Ramsey Russell: How frustrating it is – because what do you call that blind we hunted today? –

Drake Carter: That’s McCullum Pit.

Ramsey Russell: How frustrating is it to hunt that pit which is set up for the flyway knowing there’s tens of thousands of ducks within a couple of miles of it just sitting there, just sitting?

Drake Carter: Yeah.

Ramsey Russell: I mean and there’s not a freaking thing you can do about it. I drove by I could see in the daylight. Gazillions of ducks that there are places on that lake just black with duck.

Drake Carter: Yeah. And that’s what’s frustrating: when they don’t fly. I mean the guy, you got clients looking at you like, why’d you tell us to come? But we got the ducks, that’s what I told you this morning. We got the ducks.

Ramsey Russell: I would say that if I counted every duck that we possibly saw while I was in the blind this morning and tripled it, we didn’t see a fraction of 1% of the ducks sitting on that reservoir. When I drove out, I’m like, I actually stopped and glassed one time because I thought it might be just aquatic vegetation because that whole pocket was slapped full black. And when I raised my binoculars I’m like, holy cow, that’s some duck.

Drake Carter: All mallards too.

Ramsey Russell: I just the part I saw, just the side I saw from the road, the public road going by that reservoir, whatever that was 30,000 ducks. I’d say 30 easy, 30,000 ducks. And I didn’t see that trafficking today because they’re out feeding at night or doing something different. 

Drake Carter: Most of the birds we’ve seen today were actually a mile high, and beat up, and flying back north to that safe pool. And typically, the birds that are flying to the safe pool, you don’t have a very good chance at them. You’re trying to pick the ones that are getting up off of it and going out looking for feed, or are looking for a place to rest. But we didn’t see many birds flying today. So I’m happy with how the hunt went for how many we killed. I mean the teal, they gave it up nice, and that was some good easy shooting. Our shooting wasn’t the best, but that’s, you can’t ever control that.

Ramsey Russell: Yeah. Talk about this McCullum pit traffic. Your dad was saying you can hunt that every day because every day is a new day. Wind starts blowing from a different direction, it rains and thunders, it turns, blue bird, ducks do something different. And you observed this morning, we got out of the truck and started pulling the weight as you said, it’s cloudy, the moon was covered. That’s a good thing and maybe that was why those birds responded like they did, because a lot of birds that were heading back north did slow down and stop and give it up a little bit.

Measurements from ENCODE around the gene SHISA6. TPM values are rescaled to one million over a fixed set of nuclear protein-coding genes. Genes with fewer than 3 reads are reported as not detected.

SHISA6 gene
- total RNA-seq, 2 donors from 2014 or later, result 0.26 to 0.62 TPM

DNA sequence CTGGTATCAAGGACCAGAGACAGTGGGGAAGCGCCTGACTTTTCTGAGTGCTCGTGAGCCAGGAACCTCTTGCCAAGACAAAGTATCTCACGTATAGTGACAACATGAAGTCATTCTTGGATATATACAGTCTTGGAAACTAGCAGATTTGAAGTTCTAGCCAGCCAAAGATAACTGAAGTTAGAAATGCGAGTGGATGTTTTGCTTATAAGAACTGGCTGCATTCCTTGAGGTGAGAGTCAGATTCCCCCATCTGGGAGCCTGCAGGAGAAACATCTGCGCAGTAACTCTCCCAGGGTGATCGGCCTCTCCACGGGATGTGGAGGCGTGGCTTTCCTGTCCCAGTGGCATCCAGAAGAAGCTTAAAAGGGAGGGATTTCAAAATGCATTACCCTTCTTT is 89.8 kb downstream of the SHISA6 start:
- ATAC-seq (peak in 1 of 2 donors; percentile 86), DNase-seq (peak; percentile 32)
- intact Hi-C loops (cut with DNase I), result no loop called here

Drake Carter: Yeah. I think having that full moon covered and cloudy a little bit last night probably helped. I mean it couldn’t have hurt. And the wind switched out of the north, it’s been out of the south for the last couple of days, and so that north wind is especially in that pit. The birds just they work a lot better with the north wind. 

Different Ways to Duck Hunt

Well, tomorrow we’re not going to be in a pit blind, we’re just going to stand next to some trees.


Ramsey Russell: Talk about one of your traffic setups like today versus a spot like what we might hunt tomorrow. How’s it going to be different? How is the hunting conditions going to be different to blind the decoys? What’s all going to be different about it?

Drake Carter: Well, tomorrow we’re not going to be in a pit blind, we’re just going to stand next to some trees.

Ramsey Russell: So I like that that’s how I cut my teeth.

Drake Carter: Yeah and instead of running 30 dozen decoys, we might run 2 dozen decoys and maybe one spinner. If we run a spinner. If it’s sunny, I like running spinners but if it’s cloudy —

Ramsey Russell: I don’t think they do as good.

Drake Carter: Yeah, I’m not a fan but at that traffic spot you have to have them because I’ve taken them down and the ducks don’t even look at you.

Ramsey Russell: The first bunch of birds that came in today broke down from mile high. I was just kind of just looking up through the grass, looking at them, thinking they’re just going somewhere else. And all of a sudden, yeah, I mean just broke right there.

Drake Carter: I scream at him with my Mondo. I mean you got to be loud to get their attention. And I don’t know why, but ever since we started hunting that spot, I switched to the Mondo and it just barking at them, and trying to get that attention, and all it takes is one to kind of tip its wings. And usually if one gives it up, here comes the rest.

Ramsey Russell: That’s the one you got to keep talking. I try to do the same thing when I’m looking at a flock, if one of them responds, that’s just the one I want to focus on.

Drake Carter: You just keep your eye on that duck and you get them all the way down to the water. And typically, the rest of the group will follow.

Ramsey Russell: Well that one old Green head this morning broke off, and I mean wham, he’s sitting out there on the water, and it took three or four more circles for his buddy got close enough to join him. And then that Green head got away because I thought everybody was going to shoot at him, so I didn’t.

Drake Carter: I don’t think anybody seen him. I told everybody we got one on the water don’t let him leave. And I popped up and I was looking at the whole group, and seeing how many we knocked down trying to get a mark on all of them, but the one that gave it up, he got away. So there’s one dumb duck out there.